Our recent Visit South Devon
360 VR video features stand up paddle boarding and kayaking. One of a series of films promoting South Devon to visitors, the video was captured on a sunny spring morning on Exeter ship canal. It can be viewed on the Visit South Devon website and will also be used at events and exhibitions.
Gareth films Sam from Exe Adventures.
Visit South Devon 360 VR video shoot
We arrived early to meet Sam McClure from Exe Adventures. Sam runs a business that offers kayak and SUP tours and hire so was well qualified to show us the ropes. After interviewing Sam and capturing some HD footage of the location, we set out. With our 360 VR camera attached to a kayak, we took to the water where the Exe meets the canal. It was a perfectly still day. This gave us the best conditions for filming (and kayaking). Of course, the stunning location looked amazing in the morning light and the film captures the experience of kayaking paddle boarding, two of the many outdoor activities that South Devon offers visitors.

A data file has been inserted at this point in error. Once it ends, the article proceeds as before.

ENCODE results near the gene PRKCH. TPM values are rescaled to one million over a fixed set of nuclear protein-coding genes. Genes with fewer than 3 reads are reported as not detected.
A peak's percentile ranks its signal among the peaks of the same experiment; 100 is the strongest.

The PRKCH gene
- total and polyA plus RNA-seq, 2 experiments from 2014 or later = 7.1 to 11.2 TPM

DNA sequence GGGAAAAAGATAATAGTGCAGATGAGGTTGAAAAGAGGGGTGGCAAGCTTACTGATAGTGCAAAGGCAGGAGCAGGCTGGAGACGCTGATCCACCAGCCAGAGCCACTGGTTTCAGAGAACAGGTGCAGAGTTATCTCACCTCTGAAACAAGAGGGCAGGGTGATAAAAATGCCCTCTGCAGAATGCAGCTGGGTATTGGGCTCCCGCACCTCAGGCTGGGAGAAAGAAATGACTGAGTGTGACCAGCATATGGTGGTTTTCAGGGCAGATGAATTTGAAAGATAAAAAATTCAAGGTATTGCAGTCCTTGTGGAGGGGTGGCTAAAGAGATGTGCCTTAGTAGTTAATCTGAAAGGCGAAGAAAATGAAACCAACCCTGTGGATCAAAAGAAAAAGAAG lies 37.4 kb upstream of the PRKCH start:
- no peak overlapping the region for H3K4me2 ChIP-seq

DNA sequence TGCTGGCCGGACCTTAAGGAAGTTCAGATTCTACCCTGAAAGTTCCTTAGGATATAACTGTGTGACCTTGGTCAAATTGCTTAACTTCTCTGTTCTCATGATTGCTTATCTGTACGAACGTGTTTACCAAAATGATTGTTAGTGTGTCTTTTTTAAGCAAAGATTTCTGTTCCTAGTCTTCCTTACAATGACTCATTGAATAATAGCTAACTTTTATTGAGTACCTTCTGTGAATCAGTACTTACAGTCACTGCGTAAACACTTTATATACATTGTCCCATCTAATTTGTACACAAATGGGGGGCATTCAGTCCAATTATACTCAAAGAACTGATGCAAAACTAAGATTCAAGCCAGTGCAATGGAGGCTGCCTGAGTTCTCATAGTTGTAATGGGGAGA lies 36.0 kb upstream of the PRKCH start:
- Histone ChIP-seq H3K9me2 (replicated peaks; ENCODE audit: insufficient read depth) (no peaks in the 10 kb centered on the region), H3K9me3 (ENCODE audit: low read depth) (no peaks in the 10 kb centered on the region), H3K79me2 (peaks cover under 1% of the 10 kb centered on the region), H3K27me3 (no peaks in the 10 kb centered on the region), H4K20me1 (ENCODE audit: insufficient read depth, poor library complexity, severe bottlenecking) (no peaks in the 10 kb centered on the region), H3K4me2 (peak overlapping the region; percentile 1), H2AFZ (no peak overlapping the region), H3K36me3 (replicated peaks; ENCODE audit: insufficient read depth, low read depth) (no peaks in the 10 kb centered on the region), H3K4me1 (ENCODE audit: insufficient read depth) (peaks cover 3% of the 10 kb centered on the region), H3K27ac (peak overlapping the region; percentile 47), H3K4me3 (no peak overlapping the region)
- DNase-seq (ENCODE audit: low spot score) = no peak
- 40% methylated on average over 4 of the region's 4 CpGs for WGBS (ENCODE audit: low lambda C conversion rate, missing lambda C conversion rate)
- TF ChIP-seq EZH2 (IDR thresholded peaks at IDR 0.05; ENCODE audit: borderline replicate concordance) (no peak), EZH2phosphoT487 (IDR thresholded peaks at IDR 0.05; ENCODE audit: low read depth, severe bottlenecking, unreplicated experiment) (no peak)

Setting up the 360 VR camera onto the kayak.
360 VR video to promote destinations and things to do
360 VR video can be used to promote all sorts of places and activities. We have produced VR video for a number of our clients who want to create a sense of why viewers ‘must visit’, from vertigo inducing zip wires and jumps (Hangloose Adventures 360 VR)
to stunning views from a coast path (the South West Coast Path Association
). As part of our work for Visit South Devon, we also captured a journey through Haldon Forest. By fixing the 360 camera on a tramper (similar to a quad-bike) we filmed as we drove through the forest. Basically, as long as there’s something to secure our 360 camera rig on, then we can film it!
Some of our clients use 360 VR video to exclusively promote their destination at expos and events. The Whitley Wildlife Conservation Trust run three zoos in the South West. They use our films, captured at Paignton Zoo and Living Coasts, to help explain their animal enrichment programme to visitors to their stand at events such as New Scientist Live